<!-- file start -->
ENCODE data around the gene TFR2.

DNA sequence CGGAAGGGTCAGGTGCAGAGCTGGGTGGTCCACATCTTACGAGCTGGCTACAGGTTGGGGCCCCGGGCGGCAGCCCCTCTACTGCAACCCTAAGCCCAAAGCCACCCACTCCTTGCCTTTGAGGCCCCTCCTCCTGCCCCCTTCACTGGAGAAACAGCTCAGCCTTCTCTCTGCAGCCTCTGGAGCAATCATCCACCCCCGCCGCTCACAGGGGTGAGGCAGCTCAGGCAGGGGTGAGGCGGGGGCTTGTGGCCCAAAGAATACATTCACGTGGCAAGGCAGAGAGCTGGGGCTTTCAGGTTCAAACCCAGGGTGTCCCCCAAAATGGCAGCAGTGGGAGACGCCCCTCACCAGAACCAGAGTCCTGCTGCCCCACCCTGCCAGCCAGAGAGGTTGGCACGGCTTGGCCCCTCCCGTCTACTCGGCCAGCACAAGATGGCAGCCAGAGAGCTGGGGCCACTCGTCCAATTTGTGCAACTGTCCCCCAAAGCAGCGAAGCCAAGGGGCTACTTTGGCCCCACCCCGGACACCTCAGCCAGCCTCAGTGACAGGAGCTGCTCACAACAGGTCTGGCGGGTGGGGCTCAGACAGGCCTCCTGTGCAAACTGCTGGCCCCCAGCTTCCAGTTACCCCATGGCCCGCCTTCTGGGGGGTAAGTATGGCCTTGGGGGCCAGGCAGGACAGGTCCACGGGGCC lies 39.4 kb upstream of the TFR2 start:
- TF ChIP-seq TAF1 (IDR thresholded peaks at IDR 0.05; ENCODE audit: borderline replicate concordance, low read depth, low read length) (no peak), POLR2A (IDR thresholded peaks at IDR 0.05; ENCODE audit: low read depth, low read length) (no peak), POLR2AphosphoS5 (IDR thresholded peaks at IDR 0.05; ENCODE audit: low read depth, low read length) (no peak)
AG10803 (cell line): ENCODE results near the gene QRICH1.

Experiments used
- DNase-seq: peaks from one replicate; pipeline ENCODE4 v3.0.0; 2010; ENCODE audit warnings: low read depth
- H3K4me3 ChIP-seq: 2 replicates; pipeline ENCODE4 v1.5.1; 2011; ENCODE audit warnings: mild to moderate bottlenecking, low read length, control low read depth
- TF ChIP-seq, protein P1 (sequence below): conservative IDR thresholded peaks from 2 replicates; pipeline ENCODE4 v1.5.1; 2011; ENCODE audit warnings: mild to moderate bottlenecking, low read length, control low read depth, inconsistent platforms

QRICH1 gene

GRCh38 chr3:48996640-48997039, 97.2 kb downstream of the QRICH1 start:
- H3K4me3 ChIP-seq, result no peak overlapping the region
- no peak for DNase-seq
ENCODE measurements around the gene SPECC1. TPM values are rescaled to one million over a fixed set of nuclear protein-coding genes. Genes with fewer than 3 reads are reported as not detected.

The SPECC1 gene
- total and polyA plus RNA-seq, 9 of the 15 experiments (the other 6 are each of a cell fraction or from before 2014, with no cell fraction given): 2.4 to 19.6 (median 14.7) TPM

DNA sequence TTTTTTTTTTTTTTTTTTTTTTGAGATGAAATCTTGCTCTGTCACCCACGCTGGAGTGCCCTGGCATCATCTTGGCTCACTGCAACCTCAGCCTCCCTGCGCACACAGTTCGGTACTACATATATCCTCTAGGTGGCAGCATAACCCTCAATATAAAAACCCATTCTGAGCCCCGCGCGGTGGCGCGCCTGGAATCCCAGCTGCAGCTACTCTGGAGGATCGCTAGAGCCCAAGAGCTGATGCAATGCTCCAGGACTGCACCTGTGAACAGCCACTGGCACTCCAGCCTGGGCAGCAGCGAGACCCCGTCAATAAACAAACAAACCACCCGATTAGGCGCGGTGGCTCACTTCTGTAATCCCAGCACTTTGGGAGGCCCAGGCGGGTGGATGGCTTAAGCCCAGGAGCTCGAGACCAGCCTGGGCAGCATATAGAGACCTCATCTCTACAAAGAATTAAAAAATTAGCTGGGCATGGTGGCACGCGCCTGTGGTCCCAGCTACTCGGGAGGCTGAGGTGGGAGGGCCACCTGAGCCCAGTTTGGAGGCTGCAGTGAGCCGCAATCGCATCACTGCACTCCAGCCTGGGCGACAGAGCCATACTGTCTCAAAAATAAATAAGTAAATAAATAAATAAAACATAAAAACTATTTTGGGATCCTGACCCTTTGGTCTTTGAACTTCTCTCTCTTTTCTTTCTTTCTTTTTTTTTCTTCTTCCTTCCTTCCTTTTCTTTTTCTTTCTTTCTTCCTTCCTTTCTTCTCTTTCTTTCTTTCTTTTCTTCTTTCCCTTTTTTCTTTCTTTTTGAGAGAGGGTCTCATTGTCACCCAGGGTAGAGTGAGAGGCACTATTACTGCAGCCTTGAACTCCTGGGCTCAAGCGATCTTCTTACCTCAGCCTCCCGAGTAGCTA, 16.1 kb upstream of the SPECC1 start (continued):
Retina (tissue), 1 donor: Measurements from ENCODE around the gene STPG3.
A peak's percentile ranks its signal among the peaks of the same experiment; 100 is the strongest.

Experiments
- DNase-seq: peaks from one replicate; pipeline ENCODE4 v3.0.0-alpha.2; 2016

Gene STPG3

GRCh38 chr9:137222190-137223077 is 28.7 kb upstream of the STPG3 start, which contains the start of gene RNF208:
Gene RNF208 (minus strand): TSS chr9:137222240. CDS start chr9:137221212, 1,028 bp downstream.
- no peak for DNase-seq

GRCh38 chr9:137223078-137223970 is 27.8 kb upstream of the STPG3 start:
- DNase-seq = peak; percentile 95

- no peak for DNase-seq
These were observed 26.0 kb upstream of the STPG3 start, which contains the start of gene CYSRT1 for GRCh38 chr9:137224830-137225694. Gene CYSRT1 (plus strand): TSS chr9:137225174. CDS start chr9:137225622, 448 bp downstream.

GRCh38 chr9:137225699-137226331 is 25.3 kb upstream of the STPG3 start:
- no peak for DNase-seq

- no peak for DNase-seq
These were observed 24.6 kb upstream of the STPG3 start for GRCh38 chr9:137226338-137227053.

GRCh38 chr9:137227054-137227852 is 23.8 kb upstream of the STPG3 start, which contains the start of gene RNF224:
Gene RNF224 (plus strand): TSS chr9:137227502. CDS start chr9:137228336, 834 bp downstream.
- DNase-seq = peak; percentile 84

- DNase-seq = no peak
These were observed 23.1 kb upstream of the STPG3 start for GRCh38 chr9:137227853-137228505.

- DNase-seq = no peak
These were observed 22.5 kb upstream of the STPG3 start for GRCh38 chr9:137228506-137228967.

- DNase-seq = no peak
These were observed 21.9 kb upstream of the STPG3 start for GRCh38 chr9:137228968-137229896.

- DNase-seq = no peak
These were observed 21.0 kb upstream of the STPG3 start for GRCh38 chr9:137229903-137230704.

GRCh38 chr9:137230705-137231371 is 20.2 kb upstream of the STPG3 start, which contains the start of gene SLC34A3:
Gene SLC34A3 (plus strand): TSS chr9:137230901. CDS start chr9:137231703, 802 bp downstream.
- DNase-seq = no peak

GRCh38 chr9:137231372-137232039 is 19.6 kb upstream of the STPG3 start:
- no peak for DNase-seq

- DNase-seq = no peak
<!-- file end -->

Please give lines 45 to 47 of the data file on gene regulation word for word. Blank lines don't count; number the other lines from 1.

Gene SLC34A3 (plus strand): TSS chr9:137230901. CDS start chr9:137231703, 802 bp downstream.
- DNase-seq = no peak

GRCh38 chr9:137231372-137232039 is 19.6 kb upstream of the STPG3 start: